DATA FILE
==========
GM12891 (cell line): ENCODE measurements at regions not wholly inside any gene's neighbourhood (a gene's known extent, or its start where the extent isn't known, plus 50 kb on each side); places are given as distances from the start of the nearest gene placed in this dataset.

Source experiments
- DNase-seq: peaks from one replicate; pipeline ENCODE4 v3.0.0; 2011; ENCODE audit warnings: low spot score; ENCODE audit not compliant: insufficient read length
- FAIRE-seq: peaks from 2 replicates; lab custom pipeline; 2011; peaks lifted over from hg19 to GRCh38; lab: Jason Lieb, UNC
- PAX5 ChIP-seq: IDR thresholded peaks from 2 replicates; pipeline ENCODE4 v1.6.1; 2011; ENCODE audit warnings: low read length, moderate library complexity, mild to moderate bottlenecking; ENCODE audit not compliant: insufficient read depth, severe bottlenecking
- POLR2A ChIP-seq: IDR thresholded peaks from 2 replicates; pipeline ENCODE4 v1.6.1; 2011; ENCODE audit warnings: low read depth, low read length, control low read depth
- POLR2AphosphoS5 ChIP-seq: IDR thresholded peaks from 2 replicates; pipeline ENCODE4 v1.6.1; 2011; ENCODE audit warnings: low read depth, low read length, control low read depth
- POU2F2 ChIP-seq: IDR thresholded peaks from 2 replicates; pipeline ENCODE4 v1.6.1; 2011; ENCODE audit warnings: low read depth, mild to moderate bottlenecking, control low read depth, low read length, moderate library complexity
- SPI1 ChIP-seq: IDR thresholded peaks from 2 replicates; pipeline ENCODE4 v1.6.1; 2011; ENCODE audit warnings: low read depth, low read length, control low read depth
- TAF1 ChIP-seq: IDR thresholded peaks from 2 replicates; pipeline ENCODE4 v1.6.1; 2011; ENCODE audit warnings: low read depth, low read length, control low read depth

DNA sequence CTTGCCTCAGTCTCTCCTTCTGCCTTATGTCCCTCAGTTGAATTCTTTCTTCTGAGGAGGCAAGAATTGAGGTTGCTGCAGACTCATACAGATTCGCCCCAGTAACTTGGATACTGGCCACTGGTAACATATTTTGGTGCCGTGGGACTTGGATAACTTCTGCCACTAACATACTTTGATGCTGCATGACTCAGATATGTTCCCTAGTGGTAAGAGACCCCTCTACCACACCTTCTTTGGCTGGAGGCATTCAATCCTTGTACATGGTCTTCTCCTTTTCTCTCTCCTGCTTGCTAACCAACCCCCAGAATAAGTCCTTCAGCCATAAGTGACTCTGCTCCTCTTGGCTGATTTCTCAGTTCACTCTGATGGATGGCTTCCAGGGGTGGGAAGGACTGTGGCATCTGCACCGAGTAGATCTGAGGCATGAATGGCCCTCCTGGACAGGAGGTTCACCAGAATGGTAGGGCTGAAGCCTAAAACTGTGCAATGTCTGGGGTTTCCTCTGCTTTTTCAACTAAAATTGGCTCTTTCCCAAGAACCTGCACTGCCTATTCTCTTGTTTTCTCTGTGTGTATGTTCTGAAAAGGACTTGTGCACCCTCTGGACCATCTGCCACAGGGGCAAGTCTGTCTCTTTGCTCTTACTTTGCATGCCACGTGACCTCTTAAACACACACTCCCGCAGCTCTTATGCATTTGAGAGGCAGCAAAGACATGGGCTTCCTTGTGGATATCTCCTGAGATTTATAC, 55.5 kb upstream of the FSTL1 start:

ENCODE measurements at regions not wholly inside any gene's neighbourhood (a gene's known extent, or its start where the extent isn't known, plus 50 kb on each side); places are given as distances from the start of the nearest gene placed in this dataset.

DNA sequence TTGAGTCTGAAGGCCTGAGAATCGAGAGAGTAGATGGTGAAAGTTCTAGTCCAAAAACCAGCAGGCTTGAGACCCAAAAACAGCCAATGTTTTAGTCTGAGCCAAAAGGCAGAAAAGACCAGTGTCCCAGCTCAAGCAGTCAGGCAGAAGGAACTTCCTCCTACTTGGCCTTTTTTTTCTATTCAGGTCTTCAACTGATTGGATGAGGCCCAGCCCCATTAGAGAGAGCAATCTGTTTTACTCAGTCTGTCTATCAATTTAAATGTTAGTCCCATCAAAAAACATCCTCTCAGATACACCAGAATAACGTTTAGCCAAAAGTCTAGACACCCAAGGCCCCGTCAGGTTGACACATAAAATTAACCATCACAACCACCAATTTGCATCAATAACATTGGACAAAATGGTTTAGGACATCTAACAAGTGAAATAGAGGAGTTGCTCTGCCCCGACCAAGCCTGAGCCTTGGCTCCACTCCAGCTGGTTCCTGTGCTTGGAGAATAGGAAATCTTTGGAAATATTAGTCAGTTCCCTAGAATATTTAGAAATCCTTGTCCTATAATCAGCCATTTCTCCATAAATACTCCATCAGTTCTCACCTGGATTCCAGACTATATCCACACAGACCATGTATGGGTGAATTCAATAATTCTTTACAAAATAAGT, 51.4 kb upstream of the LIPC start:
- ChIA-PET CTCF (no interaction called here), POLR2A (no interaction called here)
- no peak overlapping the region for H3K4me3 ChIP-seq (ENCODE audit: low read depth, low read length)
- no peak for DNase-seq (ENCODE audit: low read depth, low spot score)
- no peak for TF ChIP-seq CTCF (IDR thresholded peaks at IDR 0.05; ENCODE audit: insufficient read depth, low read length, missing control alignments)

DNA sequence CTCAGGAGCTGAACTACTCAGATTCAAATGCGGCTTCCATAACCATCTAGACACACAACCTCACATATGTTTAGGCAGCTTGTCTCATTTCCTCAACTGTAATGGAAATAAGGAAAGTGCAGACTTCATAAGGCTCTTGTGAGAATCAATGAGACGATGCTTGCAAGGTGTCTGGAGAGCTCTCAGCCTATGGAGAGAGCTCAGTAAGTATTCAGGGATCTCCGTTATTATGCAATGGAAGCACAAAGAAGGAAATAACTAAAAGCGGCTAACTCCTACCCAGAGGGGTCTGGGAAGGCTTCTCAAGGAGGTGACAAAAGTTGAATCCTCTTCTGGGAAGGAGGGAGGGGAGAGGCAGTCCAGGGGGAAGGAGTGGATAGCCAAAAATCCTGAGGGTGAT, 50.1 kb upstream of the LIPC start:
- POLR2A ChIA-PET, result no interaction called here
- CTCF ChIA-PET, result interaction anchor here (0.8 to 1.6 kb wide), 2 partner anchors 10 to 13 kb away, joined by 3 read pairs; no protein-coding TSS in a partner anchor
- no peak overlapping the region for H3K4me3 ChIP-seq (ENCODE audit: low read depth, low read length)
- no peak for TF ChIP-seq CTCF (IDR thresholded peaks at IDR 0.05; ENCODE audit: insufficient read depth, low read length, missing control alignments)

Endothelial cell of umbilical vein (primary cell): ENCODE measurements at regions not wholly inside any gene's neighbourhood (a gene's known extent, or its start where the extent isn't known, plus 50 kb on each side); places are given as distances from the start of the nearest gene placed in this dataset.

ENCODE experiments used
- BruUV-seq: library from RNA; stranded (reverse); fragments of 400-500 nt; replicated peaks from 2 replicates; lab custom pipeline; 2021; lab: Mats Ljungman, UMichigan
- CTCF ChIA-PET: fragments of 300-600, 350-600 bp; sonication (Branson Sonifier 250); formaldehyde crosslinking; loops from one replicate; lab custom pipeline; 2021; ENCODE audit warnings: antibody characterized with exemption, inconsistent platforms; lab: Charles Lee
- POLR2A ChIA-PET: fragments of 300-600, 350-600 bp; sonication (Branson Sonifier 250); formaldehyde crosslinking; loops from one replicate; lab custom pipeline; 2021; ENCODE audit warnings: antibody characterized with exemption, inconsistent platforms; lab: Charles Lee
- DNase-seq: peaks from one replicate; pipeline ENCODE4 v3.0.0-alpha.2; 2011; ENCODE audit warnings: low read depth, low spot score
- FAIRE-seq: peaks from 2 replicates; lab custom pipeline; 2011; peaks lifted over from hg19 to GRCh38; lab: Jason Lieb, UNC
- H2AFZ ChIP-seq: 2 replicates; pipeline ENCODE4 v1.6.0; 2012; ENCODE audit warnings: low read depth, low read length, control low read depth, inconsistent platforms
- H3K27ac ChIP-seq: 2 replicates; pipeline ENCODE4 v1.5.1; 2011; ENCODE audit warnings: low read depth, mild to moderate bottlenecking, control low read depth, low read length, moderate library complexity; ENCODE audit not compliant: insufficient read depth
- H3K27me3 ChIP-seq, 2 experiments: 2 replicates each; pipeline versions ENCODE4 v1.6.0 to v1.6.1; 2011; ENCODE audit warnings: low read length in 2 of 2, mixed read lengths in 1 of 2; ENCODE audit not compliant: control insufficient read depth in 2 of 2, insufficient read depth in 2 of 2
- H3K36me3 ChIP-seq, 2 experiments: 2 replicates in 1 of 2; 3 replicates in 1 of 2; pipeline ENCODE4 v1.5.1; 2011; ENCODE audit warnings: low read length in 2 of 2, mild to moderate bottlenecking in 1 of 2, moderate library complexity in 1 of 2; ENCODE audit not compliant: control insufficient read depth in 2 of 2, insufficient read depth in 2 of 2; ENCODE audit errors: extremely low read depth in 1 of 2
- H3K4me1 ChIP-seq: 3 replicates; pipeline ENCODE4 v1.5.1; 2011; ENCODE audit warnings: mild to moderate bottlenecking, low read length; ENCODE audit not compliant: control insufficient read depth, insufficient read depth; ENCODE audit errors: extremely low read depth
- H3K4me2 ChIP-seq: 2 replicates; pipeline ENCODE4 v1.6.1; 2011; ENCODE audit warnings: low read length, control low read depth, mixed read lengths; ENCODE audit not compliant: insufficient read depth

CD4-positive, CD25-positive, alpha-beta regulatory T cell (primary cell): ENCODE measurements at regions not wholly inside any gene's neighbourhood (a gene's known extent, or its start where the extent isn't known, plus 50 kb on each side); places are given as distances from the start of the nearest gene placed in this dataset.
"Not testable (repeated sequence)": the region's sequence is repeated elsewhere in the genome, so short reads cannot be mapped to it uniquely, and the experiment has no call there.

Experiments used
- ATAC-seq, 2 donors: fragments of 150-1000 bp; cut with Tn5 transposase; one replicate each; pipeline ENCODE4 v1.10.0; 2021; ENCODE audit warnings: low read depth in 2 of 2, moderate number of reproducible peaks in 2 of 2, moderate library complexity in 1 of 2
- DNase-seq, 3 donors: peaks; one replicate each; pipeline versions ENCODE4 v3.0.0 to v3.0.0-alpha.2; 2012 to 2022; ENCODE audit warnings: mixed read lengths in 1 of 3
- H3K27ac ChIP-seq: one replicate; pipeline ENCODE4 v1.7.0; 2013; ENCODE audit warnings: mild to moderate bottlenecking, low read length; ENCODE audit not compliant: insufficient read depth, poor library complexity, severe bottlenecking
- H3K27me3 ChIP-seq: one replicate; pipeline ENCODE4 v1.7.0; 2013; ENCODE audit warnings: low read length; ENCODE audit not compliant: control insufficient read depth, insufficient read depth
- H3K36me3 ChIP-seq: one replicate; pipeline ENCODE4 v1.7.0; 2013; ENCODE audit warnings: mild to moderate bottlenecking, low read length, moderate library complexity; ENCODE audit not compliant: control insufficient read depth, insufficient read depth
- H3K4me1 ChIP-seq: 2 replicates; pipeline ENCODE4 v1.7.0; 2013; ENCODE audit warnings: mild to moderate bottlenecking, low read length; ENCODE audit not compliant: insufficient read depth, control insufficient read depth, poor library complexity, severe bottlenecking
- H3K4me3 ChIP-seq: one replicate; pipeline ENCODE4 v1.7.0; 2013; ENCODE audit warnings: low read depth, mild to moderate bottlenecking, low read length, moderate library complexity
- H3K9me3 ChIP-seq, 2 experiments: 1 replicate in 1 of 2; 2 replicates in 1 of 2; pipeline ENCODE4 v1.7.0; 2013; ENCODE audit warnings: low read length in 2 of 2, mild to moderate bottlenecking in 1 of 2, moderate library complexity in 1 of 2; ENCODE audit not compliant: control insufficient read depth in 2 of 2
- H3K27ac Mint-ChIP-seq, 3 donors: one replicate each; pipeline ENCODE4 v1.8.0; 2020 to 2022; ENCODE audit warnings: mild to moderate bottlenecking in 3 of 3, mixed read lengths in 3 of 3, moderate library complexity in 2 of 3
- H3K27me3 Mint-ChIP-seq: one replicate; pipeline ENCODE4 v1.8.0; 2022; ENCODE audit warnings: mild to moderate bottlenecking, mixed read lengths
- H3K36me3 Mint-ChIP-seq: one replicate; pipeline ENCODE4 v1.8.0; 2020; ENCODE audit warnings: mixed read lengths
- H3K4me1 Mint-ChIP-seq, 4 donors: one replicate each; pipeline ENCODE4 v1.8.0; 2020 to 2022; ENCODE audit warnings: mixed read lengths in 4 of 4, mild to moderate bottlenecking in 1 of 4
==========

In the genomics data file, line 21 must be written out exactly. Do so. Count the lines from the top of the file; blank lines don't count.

- no peak overlapping the region for H3K4me3 ChIP-seq (ENCODE audit: low read depth, low read length)